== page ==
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ELEW: Between Rockjazz and a Hard Place

Shaun Brady considers the complicated pop aspirations of pianist ELEW

Eric Lewis (photo courtesy of the artist)
Eric Lewis (photo courtesy of the artist)
ELEW: And to the Republic
ELEW: And to the Republic
ELEW: Rockjazz Vol. 1
ELEW: Rockjazz Vol. 2
ELEW: Rockjazz Vol. 2

I hesitate to call Eric Lewis’ new album a welcome return to straight-ahead jazz—even though that’s precisely what And to the Republic is. Phrasing it that way, though, feels uncomfortably close to throwing in with the more conservative factions of the jazz community, those who dismiss any deviation from the state of the art circa 1959 as a corruption of the ideal.

What was wrong with the “rockjazz” that Lewis—or ELEW, as he continues to bill himself—played and hyped over the last several years was not the fact that he deviated from the path that had led him through apprenticeships with Elvin Jones, Wynton Marsalis and Cassandra Wilson. It was that a gifted pianist with an obviously inventive and savvy imagination dumbed down his talents to seize the spotlight with a garish and empty spectacle. What’s even more disappointing is how well it worked.

In truth, there was nothing new about the rockjazz concept. Lewis simply played instrumental, jazz-adjacent covers of popular rock hits by the likes of Nirvana, Radiohead, Coldplay (ugh) and Linkin Park (ugh again). The 2010 release of Rockjazz, Vol. 1 came seven years after the Bad Plus had essentially taken the same approach, down to a shared cover of “Smells Like Teen Spirit,” with more wit and subtlety on the trio’s Columbia debut. It had been four decades since Miles, Chick, Herbie and their likeminded peers took notice of the power and electricity of rock and made their own stabs at integrating it with jazz. They didn’t always approach that small-f fusion with surgical precision, but rarely did those earlier attempts come with the blunt force of ELEW.

Yet Lewis kicked aside his piano bench, strapped on a pair of armored wristguards and declared himself an exile from the jazz industry blazing a new trail. Plenty of media outlets, always eager to be hoodwinked by a prepackaged narrative delivered with charismatic bravura (see Trump, Donald J.), happily peddled his tale. He played at the White House. He delivered a popular TED Talk decrying the stodginess of the jazz elite. He received adoring coverage from NPR, CNN and the New York Post, which listed Leonardo DiCaprio, Hugh Jackman and Forest Whitaker among his famous fans.

The prodigal son has returned to the fold with And to the Republic (Sunnyside), which is nothing if not the piano-trio record his champions hoped he’d make all along. Lewis certainly doesn’t ignore the lessons he learned playing on his feet to fist-pumping fans; the album is muscular and assertive, with Reginald Veal playing basslines as thick as tree trunks and Jeff “Tain” Watts supplying his trademark forceful propulsion. But the aggression is paired with equally meaty melodic and harmonic twists and leaps, glaringly absent in the showy but hollow playing on his Rockjazz outings.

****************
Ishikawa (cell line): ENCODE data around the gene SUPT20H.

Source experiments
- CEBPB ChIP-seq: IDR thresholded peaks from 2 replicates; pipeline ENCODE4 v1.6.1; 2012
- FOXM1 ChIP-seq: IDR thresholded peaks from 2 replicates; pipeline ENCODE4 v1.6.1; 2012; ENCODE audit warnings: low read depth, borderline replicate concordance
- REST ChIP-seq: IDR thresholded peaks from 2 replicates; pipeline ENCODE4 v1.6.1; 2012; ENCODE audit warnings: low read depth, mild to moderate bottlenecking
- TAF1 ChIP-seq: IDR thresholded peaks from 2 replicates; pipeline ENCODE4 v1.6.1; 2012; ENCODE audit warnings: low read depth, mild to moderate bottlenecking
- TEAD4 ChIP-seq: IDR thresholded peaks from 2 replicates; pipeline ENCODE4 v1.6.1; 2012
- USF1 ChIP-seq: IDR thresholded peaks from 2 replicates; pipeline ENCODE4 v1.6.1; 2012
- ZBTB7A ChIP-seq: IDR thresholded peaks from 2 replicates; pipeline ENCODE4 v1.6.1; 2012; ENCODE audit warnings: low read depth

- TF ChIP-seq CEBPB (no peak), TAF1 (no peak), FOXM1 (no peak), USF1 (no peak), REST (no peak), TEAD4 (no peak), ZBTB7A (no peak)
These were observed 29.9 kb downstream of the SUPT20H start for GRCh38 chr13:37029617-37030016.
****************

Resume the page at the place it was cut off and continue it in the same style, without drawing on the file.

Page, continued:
Given the venom of his statements about the jazz mainstream over the years, Lewis is surprisingly repentant; the “Republic” in the new album’s title refers to the jazz world, and he flat-out refers to the album as an apology. “I don’t have regrets from the rockjazz period,” he told me, “but I have regrets—remorse might be a better word—about some of the rancor that was promoted by me. I had a narrative that was full of umbrage and anger, but I can definitely say that there was a lot that I was ignorant of as far as the mechanics of the industry. I think I made myself clear as far as my misgivings and issues, but I’ve come to an understanding of what was eluding me for so long, and I wanted to share that epiphany with the jazz republic.”

With all of its talk of respecting tradition and carrying forward a legacy, jazz would seem an ideal environment for a punk movement to fester. The idea becomes more complicated when one takes into account the technical ability prerequisite to playing the music, as well as its unique cultural and racial history. But Lewis’ sneering rejection didn’t come with equally impassioned music; his rockjazz was simplistic, and even he admits that it was as much about branding as it was about creating.

“I had to do what I had to do in order to carve out a particular niche for myself,” he said. “A lot of what I did in the rockjazz period was narrow; it was very niche and fueled by a lot of angst and aggravation. But it was also a tactical move, and like most of my moves as a chess player, there are layers. I thought if I made a name for myself with rockjazz it would be easier to penetrate the jazz world later on.”

That’s probably true, and perhaps an argument for a bit more strategic cynicism in a genre constantly worrying over how to attract audiences. Lewis is enjoying a successful career in the pop world and as a DJ concurrent to his return to “pure jazz.” He hasn’t forsaken rockjazz either; he’s currently planning a third volume, though he says the advances he’s made in his own technique may make for a more fluid integration of styles. He even muses about inviting Wynton Marsalis to join him on the album for a rendition of “Weather Bird.”

For now, though, Eric Lewis is back, even if the name on the cover is ELEW. Maybe it’s for the best that the two make peace.

Originally Published